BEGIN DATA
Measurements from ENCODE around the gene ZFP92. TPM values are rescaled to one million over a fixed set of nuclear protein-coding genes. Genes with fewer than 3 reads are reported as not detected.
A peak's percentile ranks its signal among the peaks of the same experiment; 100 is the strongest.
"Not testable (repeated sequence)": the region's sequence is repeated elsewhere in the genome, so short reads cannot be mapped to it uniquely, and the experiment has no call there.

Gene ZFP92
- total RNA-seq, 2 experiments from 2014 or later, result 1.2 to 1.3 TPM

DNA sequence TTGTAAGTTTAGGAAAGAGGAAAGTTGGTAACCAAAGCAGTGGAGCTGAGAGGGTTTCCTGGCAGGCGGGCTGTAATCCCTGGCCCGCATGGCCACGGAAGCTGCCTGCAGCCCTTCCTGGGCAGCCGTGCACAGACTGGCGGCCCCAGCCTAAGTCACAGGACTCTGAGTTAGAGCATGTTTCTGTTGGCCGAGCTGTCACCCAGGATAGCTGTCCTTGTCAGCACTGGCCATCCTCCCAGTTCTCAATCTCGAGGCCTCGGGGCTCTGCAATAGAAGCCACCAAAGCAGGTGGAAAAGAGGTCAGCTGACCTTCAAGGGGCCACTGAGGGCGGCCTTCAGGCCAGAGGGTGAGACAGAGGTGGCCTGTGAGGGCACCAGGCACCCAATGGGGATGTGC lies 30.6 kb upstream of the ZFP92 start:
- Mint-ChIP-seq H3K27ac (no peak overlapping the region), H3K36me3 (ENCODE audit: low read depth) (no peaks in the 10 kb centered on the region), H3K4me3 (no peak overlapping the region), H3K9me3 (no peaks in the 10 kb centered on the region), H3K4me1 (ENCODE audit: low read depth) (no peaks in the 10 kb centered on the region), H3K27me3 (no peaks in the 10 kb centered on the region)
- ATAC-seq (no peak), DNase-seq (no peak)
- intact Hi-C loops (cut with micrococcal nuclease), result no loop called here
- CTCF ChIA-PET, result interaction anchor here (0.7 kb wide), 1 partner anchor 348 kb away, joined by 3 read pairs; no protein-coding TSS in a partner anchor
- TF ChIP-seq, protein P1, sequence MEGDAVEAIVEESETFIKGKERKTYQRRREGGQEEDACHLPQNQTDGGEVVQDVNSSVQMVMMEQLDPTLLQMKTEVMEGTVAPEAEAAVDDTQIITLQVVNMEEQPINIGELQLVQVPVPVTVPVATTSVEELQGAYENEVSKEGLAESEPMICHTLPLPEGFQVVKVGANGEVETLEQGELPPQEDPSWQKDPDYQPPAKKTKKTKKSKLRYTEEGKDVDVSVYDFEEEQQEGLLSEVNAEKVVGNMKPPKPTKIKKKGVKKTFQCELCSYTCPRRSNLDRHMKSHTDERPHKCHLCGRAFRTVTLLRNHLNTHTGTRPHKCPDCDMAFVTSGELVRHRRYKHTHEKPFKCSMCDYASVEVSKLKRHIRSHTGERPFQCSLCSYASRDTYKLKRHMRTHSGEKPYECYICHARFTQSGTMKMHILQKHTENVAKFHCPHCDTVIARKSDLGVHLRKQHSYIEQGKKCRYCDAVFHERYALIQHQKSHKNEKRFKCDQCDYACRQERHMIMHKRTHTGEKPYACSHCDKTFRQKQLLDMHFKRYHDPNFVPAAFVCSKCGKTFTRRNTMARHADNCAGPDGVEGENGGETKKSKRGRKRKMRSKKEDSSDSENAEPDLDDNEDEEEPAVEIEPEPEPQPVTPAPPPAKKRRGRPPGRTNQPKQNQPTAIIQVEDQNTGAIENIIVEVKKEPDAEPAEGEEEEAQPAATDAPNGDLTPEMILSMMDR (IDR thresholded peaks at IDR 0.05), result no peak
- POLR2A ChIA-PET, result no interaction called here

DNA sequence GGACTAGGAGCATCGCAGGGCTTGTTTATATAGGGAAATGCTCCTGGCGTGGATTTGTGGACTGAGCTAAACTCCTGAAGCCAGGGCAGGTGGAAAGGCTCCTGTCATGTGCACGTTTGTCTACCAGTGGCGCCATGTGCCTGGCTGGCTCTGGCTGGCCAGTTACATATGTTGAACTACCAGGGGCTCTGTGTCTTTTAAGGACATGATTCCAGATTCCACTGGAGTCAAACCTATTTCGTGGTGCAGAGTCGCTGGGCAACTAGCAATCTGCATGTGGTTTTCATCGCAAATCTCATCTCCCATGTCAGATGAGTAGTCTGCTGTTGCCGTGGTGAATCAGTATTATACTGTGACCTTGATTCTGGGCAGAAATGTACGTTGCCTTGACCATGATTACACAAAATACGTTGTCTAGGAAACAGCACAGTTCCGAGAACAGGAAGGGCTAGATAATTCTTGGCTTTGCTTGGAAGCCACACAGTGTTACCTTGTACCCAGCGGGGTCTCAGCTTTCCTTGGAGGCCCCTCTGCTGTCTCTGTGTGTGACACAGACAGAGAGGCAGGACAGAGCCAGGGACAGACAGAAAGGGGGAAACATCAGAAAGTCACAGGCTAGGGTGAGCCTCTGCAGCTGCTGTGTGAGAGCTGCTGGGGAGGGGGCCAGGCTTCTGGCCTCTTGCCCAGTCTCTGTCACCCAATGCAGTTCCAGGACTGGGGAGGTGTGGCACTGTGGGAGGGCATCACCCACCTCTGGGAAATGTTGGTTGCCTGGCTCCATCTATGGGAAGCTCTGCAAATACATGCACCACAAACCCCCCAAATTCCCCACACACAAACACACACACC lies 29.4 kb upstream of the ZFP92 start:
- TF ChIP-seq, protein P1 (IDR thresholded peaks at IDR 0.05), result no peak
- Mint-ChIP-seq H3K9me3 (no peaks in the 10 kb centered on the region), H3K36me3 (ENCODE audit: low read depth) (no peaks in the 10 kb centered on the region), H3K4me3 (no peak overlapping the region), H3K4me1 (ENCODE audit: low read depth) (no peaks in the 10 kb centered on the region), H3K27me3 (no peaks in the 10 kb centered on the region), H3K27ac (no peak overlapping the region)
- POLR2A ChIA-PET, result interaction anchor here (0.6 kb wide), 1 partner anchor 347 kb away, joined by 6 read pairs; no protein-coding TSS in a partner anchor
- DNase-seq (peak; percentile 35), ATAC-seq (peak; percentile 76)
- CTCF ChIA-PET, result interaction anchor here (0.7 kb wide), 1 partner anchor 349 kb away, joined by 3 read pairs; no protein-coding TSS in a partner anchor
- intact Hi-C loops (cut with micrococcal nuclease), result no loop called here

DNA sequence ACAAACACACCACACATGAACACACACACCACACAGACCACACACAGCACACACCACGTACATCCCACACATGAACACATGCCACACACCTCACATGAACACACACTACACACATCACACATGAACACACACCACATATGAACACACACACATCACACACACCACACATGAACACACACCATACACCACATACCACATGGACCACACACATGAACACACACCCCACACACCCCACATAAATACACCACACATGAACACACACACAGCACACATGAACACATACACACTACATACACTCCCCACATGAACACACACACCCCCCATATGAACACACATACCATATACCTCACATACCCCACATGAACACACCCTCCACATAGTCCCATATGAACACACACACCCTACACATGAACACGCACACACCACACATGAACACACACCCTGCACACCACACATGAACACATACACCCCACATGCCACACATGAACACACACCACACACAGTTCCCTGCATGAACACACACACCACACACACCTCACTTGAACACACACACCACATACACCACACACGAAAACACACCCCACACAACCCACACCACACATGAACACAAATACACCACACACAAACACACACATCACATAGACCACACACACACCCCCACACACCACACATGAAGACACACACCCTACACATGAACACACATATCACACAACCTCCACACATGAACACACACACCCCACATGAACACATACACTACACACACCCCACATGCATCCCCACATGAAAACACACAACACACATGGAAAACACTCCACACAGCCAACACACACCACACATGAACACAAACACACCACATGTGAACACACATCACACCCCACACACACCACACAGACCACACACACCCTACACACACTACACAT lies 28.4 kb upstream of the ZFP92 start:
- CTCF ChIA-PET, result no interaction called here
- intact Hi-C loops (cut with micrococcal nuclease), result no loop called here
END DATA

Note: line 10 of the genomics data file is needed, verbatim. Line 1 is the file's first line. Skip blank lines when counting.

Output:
- CTCF ChIA-PET, result interaction anchor here (0.7 kb wide), 1 partner anchor 348 kb away, joined by 3 read pairs; no protein-coding TSS in a partner anchor